A flood of dust

When Sherry and James Johnson heard that Stardust was about to be demolished, the Salt Lake City couple found out they were in Las Vegas to say goodbye to an old friend.

Fourteen years ago, the couple had their honeymoon in Stardust. Back and forth for about seven years on their anniversary, they went back to their hotel to celebrate the anniversary in the same room at Room 3103.

The Johnson family could see what their favorite room was on a grassy hill in a parking lot north of the New Frontier, and shortly after 2.30am on Tuesday a 32-story shell in a hotel tower was dropped by a 428-pound dynamite.

“I hope this doesn’t mean that our marriage will also collapse,” joked James Johnson, as he waited with friends Amy and Tom Lee and thousands of other tourists and Las Vegas residents until Stardust collapsed. “We had many good memories in Stardust,” said Sherry Johnson. “It’s kind of sad.” 파친코

Robert Bowner, an executive at Boyd Gaming, had similar feelings. He oversaw the construction of the Stardust Tower, which was part of a $50 million expansion of the strip resort in 1988. It took construction workers 18 months to complete the hotel’s skyscraper and less than 18 seconds for the wreckage to collapse.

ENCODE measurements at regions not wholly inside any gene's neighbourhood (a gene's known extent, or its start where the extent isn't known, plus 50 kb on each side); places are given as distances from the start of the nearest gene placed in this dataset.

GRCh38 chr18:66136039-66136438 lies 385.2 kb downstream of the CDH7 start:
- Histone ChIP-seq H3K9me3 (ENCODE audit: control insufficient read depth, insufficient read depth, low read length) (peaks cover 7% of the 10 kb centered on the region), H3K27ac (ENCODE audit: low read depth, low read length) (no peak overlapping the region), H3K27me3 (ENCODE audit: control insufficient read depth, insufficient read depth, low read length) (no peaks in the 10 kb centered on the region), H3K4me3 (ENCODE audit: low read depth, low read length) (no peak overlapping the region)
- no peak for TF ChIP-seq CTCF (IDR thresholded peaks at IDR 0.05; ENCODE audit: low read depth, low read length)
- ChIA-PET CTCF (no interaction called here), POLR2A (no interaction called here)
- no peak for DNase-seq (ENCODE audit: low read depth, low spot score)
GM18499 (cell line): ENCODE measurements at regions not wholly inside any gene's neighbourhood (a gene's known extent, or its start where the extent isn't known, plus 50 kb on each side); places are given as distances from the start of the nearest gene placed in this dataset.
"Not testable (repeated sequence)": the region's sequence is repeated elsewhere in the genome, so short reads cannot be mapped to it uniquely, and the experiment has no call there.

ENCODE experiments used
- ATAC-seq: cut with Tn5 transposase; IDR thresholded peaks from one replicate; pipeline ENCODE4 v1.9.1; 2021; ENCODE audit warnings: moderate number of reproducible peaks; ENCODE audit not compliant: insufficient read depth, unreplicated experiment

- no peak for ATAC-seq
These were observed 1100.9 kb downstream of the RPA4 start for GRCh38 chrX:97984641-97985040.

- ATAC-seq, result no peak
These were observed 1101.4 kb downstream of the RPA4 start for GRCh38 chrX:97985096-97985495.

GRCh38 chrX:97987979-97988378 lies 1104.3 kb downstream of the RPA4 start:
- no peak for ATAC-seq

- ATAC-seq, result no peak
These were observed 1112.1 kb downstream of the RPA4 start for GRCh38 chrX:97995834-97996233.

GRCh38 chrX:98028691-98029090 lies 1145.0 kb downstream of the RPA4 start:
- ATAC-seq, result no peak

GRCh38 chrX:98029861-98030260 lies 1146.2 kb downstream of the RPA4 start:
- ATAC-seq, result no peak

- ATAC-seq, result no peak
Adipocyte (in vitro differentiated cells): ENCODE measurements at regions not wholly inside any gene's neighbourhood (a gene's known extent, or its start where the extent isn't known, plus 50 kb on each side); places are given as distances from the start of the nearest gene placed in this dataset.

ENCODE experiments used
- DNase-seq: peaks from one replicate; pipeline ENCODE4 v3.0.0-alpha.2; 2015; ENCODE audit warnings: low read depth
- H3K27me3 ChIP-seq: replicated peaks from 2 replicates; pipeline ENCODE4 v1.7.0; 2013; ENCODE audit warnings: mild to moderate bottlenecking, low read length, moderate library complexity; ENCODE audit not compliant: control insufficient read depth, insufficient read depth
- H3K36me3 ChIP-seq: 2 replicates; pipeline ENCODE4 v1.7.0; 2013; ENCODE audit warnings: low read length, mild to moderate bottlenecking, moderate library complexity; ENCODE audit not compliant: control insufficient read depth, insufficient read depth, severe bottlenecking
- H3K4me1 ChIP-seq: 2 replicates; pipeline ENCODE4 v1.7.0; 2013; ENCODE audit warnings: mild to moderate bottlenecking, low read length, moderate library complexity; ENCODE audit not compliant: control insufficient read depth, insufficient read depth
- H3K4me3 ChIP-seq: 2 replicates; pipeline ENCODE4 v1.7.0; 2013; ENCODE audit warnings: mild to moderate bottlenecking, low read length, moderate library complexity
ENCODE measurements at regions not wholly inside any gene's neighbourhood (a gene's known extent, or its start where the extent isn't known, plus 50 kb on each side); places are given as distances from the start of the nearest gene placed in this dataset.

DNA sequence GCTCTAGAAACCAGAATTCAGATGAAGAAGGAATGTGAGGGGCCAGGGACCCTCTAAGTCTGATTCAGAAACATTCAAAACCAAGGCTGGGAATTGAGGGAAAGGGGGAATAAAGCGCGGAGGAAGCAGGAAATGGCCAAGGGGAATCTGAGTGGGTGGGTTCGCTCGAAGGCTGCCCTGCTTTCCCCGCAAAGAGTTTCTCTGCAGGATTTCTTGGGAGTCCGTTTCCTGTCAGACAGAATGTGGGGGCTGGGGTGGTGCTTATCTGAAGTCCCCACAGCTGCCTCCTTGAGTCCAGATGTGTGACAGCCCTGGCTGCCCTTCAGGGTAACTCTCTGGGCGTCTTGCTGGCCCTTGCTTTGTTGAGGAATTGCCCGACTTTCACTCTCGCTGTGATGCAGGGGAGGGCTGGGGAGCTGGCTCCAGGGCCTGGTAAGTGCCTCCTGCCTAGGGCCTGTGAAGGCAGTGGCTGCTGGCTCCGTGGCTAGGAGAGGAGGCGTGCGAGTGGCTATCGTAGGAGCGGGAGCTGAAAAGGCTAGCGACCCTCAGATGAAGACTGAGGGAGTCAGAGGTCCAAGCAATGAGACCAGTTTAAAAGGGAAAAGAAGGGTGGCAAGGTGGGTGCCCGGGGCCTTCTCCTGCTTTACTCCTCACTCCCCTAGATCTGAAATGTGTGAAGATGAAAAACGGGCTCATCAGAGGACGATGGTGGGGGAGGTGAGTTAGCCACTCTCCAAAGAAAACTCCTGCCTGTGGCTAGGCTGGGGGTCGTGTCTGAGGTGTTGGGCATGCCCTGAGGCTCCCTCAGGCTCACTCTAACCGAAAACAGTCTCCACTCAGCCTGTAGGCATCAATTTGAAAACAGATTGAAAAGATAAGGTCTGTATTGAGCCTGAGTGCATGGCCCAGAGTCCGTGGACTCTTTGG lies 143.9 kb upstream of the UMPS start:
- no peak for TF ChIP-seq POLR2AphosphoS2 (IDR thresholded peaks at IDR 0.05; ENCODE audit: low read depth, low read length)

Bowner said the company’s management realized the tower would have to be demolished for a $4.4 billion Echelons project planned last year. The Echelons site is 87 acres. Construction is scheduled for mid-June and the project will begin in 2010.

“We tried to preserve this tower and integrate it into the project,” said Bowner. “But in the end, having a clean slate was much more effective for the development of the Eclones.”

Stardust closed in November after 49 years of operation. Three buses of the casino’s former employees, employees and former Stardust VIP customers watched the building collapse in a sealed compound in a New Frontier parking lot.

Following a fireworks display that included nearly 3,000 aerial shells, a 10-second countdown to the explosion lit up the tower’s surface in Stardust using a fireworks display. The explosive then pulled out support columns for both the tower and the smaller nine-story tower, which had hosted guests since 1964. More than 500,000 tons of concrete and steel crashed down.

The demolition blanketed the building with a dense cloud of dust that had moved across the desert, Super Aretic, and crowds in the New Frontier parking lot scrambled to ask for cover.

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